It’s that time of year again! Between the extravagant hats, mint juleps, and the thrill of betting on the right horse, it’s no wonder the Kentucky Derby has been described by Forbes1 as one of the nation’s “Greatest Bucket-list Sporting events.” Beyond the bustle and hype of the Kentucky Derby lies the simple joy of the event: a love for horses.
Equine lovers are known for their loyalty, dedication, and passion for the majestic animals. While they may not be able to curl up with you in bed like your typical house pet, horse lovers know that a horse is far more than an investment or means for a hobby; a horse is a part of your family.
My horse certainly isn’t an elite race horse or a thoroughbred stallion. Should I still get equine insurance?
Your horse represents years of effort, memories, and a companion through many of life’s milestones. Even horses whose existence contributes little to nothing in terms of income require maintenance, specialized care, and property upkeep at minimum.
Two basic forms of equine insurance exist: all-risk mortality and medical & surgical insurance.
All-risk mortality insurance covers costs in the event that your horse dies, requires euthanization, or is stolen. Typically, the insurance premium is based on the age of the horse at the time of insurance.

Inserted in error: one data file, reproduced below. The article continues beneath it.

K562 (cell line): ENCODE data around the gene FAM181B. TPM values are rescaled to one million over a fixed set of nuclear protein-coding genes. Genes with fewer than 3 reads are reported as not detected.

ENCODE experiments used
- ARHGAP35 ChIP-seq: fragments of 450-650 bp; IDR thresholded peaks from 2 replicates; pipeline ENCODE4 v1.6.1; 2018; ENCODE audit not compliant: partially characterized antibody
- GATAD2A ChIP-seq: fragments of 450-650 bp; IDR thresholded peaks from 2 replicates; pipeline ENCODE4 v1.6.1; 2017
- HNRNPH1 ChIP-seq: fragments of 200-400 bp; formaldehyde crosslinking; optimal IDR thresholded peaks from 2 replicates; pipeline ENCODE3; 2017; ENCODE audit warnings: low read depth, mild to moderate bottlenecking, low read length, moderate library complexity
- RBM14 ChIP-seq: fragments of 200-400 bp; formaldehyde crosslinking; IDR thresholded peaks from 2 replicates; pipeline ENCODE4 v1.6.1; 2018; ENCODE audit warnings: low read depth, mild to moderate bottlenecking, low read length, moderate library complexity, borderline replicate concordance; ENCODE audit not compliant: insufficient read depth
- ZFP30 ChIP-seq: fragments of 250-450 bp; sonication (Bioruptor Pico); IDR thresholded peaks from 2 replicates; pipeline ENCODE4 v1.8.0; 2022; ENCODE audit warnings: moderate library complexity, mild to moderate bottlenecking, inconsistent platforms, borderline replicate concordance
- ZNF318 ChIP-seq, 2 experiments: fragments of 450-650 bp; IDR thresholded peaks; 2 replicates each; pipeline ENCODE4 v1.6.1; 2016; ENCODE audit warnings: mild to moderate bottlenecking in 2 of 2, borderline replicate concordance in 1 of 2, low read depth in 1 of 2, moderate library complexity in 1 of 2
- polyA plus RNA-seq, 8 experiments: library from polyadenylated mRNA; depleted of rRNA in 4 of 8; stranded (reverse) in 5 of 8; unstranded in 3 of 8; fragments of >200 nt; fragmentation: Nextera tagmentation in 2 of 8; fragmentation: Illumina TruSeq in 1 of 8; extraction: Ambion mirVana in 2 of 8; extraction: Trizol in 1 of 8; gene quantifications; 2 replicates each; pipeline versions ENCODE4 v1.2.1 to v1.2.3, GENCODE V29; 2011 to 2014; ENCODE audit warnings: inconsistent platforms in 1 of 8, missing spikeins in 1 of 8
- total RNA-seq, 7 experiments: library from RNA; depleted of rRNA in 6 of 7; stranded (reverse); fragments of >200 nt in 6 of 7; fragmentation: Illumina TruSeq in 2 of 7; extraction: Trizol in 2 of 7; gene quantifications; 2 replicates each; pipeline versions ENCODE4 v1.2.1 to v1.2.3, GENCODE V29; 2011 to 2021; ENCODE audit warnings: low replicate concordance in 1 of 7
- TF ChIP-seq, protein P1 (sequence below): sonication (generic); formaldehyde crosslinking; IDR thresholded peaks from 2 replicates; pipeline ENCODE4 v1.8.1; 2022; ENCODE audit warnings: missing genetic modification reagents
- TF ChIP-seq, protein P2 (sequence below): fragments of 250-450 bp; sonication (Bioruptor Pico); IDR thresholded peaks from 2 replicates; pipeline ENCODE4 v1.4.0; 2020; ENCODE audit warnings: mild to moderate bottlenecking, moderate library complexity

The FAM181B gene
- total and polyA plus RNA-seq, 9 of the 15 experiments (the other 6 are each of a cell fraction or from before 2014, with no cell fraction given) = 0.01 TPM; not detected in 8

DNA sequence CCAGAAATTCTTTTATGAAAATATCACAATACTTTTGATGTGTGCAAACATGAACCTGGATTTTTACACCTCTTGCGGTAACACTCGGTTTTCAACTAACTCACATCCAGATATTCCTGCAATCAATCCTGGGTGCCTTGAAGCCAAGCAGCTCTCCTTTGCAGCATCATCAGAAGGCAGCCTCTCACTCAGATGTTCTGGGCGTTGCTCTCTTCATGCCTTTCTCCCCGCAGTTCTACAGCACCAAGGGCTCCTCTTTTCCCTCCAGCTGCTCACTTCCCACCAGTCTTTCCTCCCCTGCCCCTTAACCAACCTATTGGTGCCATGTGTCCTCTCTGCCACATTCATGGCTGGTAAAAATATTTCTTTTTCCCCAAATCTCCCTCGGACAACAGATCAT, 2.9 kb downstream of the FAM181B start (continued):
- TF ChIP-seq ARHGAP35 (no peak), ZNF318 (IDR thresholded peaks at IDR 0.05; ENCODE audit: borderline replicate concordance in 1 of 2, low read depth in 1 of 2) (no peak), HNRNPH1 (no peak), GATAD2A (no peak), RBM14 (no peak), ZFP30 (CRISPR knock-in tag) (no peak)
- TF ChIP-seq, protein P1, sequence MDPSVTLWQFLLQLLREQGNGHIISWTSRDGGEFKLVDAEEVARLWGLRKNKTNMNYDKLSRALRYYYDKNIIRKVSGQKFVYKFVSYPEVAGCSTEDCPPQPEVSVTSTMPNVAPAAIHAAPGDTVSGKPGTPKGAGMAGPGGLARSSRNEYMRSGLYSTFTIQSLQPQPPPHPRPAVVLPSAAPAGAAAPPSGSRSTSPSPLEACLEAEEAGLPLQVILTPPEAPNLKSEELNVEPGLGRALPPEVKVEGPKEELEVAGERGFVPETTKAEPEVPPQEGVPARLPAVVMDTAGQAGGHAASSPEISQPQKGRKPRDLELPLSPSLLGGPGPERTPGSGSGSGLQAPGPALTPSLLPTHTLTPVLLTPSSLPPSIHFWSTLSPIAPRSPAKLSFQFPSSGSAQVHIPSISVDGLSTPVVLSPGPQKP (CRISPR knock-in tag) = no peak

Medical and surgical insurance is usually only available in addition to all-risk mortality and theft insurance at an additional cost. Annual vet fees alone averaging nearly $500 per year2, none of which includes even the most minor emergency surgeries.
I take good care of my horse, so it probably won’t happen to me, right?
Unfortunately, no amount of vaccinations, routine medical care, or love can protect a horse from all serious injuries or illnesses. Besides old age, colic is the leading cause of death3 in horses. Colic can be the result of the changes in diet, adverse weather, concurrent infections, and stress, among other causes. While the severity of colic has a diverse range, cases that require emergency surgery can have total costs ranging between $5,000-$10,000.
Of the eight horses she has owned, three required use of her major medical equine insurance policy, shared Stephanie Ruff5, Master of Animal Sciences. She used the entirety of the policy on two of said horses.
“The moral of my stories is that emergency situations are very expensive, and with them come big decisions,” explains Ruff. “If you don’t have a large emergency fund for such situations, to purchase an insurance policy. It gave me peace of mind knowing I could try to help my horse without worrying about the bulk of the cost.” 5
That peace of mind is our top priority at Penny Insurance. Our agents are committed to designing an equestrian policy program that caters specifically to your horse’s risks and exposures. To learn more about potential solutions, visit our Equine Insurance page, or call us to discuss your options.